Thursday, October 22, 2009

Sandpaper Fig

Ficus coronata
Figs are plants with very strange habits. Their flowers form INSIDE the young fruiting bodies, and are pollinated by wasps which enter by the tiny hole in the end. The “fruits” we eat may still be flowering inside. And yes, the wasps are always there. They're minute and fig-flavoured, so we never even notice that we are eating them.

This two-year-old  Ficus coronata in Peacehaven Botanic Park has put out a great old crop of fruit. You can see that it’s almost leafless. The species drops most or all of its leaves in early spring. (The leafless, fruiting branches do make a decorative feature in a flower arrangement.)

Ficus coronata also has the strange habit called “cauliflory”, where fruits pop straight out of the large branches and even the trunks, as in this photo I took a few weeks ago in the Brisbane Botanic Gardens.
(I have heard a rumour that Grapetree Road, near Pechey, was named for a plant with the cauliflorous habit. Does anyone know what the “grapetree” was? Please leave me a comment, below, if you do.)
This is the best native fig for garden purposes. Unlike the rainforest giants, the little sandpaper figs don’t have those enormous water-seeking roots (though it is still best to plant them five metres away from your pipes, paths, and foundations).
It makes a bushy little tree if grown in the sun. If it does get straggly, it’s easy enough to prune to shape, and can be kept to large-shrub-size.
Although these plants are most often found in creek beds in the wild, they are drought hardy trees which grow well (like specimen below) in unwatered local gardens.

Plants can be dioecious (separate male and female trees) or monoecious (male and female flowers on the same tree), so to be sure of getting fruits, it is best to plant several of them. They can be planted close together, (40-50cm apart) to save space. After Christmas, the fruits ripen to this pretty shade of red.
All native figs are valuable food sources for birds, fruit bats, and possums. People also eat them, and those of Ficus coronata are said to be the best-tasting Australian fig.
Eaten raw , they have an quite acceptable flavour, though they can be a bit dry if they come from a drought-stressed tree. Rub the hairs off before putting them in your mouth! The fruits can also be used in cooking, or crystallised.
They are rather variable from crop to crop, even on the same tree, so if one lot is disappointing, have faith! Watering well as the trees are fruiting, and fertilising early in spring, are two ways to improve the crop.
And yes, you really can use the leaves as fine sandpaper!


Anonymous said...

Thanx, I had previously only thought of them as a creek edge or gully tree, now I see why some in more sun are smaller. Cant wait to eat the fruit ether.

Patricia Gardner said...

I'll be interested to hear what you think of the flavour.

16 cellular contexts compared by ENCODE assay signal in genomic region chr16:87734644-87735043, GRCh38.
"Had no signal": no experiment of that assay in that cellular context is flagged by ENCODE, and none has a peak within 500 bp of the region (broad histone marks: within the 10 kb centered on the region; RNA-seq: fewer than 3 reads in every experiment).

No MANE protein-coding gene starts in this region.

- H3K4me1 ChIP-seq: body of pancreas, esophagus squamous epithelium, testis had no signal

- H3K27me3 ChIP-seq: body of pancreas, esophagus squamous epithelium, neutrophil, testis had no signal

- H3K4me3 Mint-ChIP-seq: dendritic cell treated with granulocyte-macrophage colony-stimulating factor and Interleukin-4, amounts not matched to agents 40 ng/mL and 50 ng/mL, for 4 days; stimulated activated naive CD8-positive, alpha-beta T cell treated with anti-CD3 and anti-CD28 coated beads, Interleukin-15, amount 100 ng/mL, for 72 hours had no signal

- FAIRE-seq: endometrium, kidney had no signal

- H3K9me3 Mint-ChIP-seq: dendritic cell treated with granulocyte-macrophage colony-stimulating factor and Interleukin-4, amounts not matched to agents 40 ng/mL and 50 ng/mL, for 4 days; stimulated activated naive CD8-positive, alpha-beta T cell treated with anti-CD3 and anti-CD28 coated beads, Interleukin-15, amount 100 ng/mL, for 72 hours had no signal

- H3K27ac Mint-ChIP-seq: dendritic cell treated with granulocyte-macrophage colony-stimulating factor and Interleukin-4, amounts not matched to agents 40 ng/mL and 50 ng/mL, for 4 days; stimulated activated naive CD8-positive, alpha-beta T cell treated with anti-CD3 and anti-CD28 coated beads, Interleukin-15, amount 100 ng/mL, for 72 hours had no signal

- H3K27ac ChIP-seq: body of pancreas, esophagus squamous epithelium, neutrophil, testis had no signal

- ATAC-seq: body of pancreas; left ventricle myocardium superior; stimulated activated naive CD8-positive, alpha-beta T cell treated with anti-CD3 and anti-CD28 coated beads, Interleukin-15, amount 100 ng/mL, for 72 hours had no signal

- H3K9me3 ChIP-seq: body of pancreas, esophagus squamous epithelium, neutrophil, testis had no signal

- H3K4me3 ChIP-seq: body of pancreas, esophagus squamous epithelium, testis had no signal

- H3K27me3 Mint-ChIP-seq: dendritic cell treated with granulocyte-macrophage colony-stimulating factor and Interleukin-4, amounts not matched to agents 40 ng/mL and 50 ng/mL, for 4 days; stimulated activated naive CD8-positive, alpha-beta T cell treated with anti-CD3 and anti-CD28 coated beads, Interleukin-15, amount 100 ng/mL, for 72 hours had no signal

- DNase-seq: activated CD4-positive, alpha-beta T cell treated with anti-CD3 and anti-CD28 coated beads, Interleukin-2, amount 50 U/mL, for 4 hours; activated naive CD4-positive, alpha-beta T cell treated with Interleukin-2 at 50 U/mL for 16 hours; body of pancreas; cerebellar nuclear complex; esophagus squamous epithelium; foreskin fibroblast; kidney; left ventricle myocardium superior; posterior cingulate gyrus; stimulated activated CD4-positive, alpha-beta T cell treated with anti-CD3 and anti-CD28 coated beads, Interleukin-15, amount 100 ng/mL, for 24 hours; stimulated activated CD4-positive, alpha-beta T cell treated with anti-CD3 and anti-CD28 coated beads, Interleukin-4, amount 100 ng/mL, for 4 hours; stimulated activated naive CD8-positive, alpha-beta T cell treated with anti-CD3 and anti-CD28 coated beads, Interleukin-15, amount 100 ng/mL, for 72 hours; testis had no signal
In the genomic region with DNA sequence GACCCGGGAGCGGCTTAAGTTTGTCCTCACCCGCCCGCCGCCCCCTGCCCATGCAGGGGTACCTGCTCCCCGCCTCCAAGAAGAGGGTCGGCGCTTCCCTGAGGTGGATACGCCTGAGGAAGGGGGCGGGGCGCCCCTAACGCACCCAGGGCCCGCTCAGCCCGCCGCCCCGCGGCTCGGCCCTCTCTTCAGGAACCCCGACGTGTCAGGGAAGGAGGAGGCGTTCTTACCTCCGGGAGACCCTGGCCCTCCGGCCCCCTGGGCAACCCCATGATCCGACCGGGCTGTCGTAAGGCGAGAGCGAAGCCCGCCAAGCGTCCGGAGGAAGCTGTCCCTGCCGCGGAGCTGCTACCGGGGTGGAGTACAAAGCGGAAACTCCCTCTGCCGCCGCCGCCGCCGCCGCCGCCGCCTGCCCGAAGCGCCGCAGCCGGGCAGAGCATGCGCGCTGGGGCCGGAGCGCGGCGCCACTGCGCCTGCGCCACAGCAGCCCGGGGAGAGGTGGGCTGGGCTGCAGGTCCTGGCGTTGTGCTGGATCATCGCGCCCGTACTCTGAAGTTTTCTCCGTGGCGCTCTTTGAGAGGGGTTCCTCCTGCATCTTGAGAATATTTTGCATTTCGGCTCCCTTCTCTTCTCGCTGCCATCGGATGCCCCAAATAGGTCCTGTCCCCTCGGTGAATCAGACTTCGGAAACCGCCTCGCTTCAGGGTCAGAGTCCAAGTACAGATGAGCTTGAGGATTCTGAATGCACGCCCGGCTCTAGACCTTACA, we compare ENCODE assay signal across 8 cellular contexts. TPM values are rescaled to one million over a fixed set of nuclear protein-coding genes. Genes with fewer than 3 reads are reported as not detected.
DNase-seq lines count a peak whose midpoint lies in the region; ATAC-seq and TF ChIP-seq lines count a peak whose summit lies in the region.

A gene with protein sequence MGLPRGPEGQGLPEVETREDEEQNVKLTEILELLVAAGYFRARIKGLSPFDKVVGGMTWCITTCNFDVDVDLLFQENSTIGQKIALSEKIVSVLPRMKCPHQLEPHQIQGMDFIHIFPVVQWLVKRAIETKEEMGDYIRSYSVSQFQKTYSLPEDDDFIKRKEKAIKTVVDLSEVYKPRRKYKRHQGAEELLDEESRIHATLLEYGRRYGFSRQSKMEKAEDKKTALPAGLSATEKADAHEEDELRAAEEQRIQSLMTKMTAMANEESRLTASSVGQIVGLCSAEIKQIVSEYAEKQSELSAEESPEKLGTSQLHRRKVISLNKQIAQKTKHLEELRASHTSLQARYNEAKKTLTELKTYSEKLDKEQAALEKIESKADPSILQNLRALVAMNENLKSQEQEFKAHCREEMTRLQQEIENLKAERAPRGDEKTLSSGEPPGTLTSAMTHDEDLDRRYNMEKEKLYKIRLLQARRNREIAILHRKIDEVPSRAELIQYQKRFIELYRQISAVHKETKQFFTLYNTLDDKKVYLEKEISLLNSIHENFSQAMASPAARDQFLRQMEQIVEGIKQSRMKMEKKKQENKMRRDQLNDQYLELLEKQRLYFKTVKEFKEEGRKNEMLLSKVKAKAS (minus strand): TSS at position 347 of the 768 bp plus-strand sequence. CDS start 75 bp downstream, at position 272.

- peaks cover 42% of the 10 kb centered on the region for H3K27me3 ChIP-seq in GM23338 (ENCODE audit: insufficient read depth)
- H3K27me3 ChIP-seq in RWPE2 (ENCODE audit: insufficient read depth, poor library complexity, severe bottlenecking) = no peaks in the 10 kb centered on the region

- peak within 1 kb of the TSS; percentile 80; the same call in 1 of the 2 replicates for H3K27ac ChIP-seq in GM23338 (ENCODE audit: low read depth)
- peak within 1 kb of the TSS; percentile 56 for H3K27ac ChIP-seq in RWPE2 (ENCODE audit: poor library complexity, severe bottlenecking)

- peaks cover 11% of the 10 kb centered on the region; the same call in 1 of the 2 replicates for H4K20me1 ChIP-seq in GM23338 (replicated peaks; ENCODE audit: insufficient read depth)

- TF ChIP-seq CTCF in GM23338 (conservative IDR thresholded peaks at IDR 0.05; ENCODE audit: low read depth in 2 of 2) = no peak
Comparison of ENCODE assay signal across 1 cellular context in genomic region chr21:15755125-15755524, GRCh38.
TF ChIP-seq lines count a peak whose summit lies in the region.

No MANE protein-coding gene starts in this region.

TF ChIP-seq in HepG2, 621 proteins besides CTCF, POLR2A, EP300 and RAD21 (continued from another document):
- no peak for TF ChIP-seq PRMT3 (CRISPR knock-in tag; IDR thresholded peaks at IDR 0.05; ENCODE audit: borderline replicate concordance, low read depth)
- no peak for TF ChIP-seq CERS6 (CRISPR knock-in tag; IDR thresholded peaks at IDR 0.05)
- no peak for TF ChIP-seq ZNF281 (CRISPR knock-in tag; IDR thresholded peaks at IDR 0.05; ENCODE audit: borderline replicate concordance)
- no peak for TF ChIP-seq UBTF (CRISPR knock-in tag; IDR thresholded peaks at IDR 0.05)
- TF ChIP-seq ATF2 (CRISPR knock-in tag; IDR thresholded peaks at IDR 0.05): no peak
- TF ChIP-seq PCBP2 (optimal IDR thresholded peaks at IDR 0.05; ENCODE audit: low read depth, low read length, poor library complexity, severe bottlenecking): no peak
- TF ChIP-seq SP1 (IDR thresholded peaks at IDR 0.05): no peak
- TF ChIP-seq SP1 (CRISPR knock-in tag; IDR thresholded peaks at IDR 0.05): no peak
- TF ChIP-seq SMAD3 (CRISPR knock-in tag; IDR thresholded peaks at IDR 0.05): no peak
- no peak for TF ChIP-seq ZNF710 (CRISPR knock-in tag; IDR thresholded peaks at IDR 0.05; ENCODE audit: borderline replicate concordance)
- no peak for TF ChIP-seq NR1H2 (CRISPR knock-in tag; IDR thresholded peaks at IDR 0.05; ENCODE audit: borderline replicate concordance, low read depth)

Debra Martin said...

Can you tell me if these Sandpaper Figs are self pollinating? I have 3 of them but only one of them is fruiting, not sure why? Thank you for any help you can offer.

Patricia Gardner said...

Hi Debra,
Good to hear from you, and I'm glad you have drawn my attention to something I left out of this post.
Our native figs are sometimes monoecious (both sexes on the same plant) and sometimes dioecious (male plants and female plants). It sounds as though you have a female plant and two males.
It's worth keeping at least one male plant to make sure the female plant fruits.

Debra Martin said...

Hi Trish,

I moved the two non fruiting ones the other to either side of the fruiting one hoping that maybe the fig wasps might pollinate them and when I checked this morning, one of the plants appears to have started getting little balls on it which I'm hoping are figs and not just new growth. The fruiting tree is absolutely smothered in growing figs so I'm hoping the other 2 do end up fruiting too. I don't think I'd have too much trouble getting through them. Lol. Do they have a similar flavour to say a Genoa?

Patricia Gardner said...

Hi Debra.
I'm delighted to hear that you're getting more little figs. It may have been just a matter of the position, as you say, and because they can be monoecious you could end up with fruit on all three.
I'm afraid the bad news is that you are unlikely to find them as tasty as any of the commercial kinds of figs. The commercial figs are the result of thousands of years of human intervention in the form of breeding to develop fruit which appeals to human tastes. There are no Australian fruits which can compete with this, yet.
For sandpaper figs to be pleasant to eat, they need to be well-watered from the time the fruit starts to swell. Sometimes nature takes care of this, and sometimes you need to help it along.You may like to eat the result, but I prefer to leave them for the birds.
I like to grow figs because our native birds really need all the help they can get, in these days when the bush is being cleared at an ever-increasing rate. Fig fruits are full of tiny seeds, and make a very good balanced, nutritious meal for them.
Also, of course, figs are a big feature in simply attracting birds to gardens - the more you provide, the more birds will come to see your garden as a good place to be.
Whatever you do with them, I hope your figs give you lots of pleasure!